Instead of beating myself up about it though, or starting a work related task I wouldn’t be able to finish in the 30 mins or so I had before the rest of the family woke up, I decided to head into the garage and get stuck in!

The Result?…

Just 3 x 30 minute sessions de-cluttering the space resulted in me now being able to get access to my tools, the freezer, my hobby projects and most importantly, our three pushbikes, which we immediately made use of last week too!

Why the clutter amassed in this space?

“It’ll come in handy one day” syndrome.

This is something I’ve suffered from all my life, and I think it’s hereditary. My Dad has suffered from it on more than one occasion I’m sure, and I know for a fact both my late Grandfathers did! There’s just so much stuff in that garage that I’m keeping for a rainy day it’s crazy, but the key is to be a little ruthless. Most of the stuff in there I probably wouldn’t miss and indeed most I’d forgotten I’d kept! A good proportion of it is kept “just in case”. Half tins of paint, old brackets, screws, cabinet feet etc… it’s all handy stuff, but it’s all “Just in case”.

Plus… the garage, although integral to our house, is a separate entity… with a door… a great big metal door… which is great for slamming shut on all that clutter… out of sight, out of mind… That is how it got there! And probably general laziness and lack of self discipline to put stuff away properly.

The Method

It’s not rocket science to be honest, it’s discipline (something I think a good proportion of us are a little lacking in these days.) and focus. When you focus, it’s amazing what you can achieve. You don’t need a massive plan or reason to do it… Just a desire to reclaim a little space, clarity and calm in a particular area. Clutter = Chaos, and despite the fact that many of us, myself included, appear to thrive in chaotic situations, I think it’s really a distraction or an excuse for not tackling the more important but less exciting things in life.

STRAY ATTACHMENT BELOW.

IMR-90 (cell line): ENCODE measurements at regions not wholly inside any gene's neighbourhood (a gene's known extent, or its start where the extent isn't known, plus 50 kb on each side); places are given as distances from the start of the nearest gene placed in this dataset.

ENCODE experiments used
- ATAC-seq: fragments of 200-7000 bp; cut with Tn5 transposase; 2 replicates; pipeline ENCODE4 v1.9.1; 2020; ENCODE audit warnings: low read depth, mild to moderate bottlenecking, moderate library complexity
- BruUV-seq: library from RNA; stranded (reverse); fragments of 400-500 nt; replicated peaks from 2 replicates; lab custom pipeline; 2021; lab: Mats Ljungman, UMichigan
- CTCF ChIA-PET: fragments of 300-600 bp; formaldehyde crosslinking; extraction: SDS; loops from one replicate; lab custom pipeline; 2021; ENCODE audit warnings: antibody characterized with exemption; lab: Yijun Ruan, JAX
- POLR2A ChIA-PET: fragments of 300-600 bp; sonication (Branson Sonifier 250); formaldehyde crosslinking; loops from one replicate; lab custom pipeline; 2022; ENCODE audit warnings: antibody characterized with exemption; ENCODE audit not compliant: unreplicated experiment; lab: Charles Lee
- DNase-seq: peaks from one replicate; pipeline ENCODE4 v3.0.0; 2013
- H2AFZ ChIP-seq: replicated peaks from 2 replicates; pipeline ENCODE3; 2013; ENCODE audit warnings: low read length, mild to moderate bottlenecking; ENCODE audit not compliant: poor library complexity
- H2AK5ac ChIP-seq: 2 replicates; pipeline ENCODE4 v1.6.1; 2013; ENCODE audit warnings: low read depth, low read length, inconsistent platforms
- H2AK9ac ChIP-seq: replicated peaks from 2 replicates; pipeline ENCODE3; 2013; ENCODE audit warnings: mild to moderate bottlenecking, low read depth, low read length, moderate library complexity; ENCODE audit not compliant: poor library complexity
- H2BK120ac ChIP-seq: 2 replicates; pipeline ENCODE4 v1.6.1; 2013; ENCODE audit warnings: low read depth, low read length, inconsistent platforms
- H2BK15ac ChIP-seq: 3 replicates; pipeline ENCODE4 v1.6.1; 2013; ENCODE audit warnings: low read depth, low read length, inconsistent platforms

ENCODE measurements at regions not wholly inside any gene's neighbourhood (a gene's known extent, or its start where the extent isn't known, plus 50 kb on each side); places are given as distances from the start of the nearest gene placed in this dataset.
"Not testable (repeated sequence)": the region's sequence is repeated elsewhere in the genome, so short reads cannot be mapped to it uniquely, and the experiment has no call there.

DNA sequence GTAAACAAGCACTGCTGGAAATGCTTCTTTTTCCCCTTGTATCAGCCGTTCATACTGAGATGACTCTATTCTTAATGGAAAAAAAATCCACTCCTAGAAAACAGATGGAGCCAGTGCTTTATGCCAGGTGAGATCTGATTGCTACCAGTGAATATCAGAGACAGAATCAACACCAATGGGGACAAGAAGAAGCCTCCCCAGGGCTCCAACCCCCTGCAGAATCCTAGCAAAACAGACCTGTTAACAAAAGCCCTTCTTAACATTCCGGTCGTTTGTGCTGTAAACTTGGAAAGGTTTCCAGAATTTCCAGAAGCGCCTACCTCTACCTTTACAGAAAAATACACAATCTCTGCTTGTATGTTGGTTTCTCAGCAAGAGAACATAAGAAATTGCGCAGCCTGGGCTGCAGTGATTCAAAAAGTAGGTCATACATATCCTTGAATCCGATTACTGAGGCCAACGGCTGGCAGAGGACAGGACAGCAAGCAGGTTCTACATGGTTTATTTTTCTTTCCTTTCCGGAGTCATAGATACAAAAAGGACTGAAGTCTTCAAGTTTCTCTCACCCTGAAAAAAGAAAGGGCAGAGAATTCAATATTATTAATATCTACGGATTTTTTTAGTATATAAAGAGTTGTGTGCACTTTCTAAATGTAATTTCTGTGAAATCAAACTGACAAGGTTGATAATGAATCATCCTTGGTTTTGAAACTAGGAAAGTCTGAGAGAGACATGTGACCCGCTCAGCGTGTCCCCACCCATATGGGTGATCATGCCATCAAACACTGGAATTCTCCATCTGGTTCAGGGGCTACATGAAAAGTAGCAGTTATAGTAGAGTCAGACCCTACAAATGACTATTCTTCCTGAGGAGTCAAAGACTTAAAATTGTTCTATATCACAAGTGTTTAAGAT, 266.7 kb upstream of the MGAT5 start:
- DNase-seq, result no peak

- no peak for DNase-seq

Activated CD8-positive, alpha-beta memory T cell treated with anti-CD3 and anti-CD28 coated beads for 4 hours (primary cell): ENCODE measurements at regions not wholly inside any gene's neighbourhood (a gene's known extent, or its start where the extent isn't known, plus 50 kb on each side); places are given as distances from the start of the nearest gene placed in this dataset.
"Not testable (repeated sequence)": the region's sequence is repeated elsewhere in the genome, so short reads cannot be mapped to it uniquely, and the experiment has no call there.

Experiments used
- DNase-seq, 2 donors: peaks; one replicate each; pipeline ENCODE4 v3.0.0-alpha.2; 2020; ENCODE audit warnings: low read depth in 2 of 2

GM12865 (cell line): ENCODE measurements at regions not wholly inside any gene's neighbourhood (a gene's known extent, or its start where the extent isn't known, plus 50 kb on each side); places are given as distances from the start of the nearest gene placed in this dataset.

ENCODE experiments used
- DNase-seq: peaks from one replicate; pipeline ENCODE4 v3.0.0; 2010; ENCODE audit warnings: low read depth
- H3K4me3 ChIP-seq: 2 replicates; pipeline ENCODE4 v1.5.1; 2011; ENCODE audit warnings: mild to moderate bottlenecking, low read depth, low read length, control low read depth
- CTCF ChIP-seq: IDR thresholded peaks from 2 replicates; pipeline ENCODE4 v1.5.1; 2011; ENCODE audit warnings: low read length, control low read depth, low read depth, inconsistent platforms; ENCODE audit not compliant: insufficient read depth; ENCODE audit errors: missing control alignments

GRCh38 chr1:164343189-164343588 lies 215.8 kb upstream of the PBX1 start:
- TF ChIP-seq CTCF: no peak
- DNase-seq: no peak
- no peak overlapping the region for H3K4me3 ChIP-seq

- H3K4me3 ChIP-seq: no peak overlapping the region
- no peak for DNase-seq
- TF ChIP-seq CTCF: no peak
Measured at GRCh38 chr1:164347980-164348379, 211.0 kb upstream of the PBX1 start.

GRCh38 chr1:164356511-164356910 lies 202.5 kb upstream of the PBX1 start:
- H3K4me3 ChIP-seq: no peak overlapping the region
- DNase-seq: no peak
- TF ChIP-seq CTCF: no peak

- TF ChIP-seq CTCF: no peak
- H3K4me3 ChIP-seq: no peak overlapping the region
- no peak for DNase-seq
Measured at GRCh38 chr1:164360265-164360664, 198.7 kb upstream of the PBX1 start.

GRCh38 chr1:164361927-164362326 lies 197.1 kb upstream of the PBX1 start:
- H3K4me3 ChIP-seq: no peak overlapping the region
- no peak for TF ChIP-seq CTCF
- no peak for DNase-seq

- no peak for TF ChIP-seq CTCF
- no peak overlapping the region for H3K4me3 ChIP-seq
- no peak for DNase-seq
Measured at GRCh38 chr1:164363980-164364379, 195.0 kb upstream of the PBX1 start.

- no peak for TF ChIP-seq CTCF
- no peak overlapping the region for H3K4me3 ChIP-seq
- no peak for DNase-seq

Keeping things just in case of an emergency or for that project I think I might do one day etc, is all well and good, but if it has no proper storage place and you can’t find it in an emergency, it really is just clutter.

If you can’t find a “Proper” space for it… flog it on Ebay, give it a way on Freegle, take it to a charity shop, or recycle it at your nearest facility. Then take a step back and admire the space… It’s wonderful!

Start small. If the floor is cluttered, choose one small area, say 1m². Work through everything in that area. Pick up an item and ask yourself a few quickfire questions:

  • Do I need it? If so, have I used it in the last 6 months or will I use it in the next 6 months?
  • Is it valuable to me (not just monetary value)?
  • Can someone else I know use it?
  • Can it be sold? Getting a little money back is always a nice feeling. Put it towards paying off a debt, or into your emergency fund.
  • Can it be donated?
  • Can it be recycled.

Working with one small area at a time, makes it much much easier to tackle the bigger problem. A large room filled with clutter is daunting and off-putting. A small square on a floor, in a cupboard or on a shelf can be tackled in minutes.

Most importantly, enjoy the process and admire your achievements. Relish in the calmness, freedom and space you’ve created and make a pact with yourself to keep it that way.

Next time your tempted to fill that space again, ask yourself those 7 simple questions before you fill it…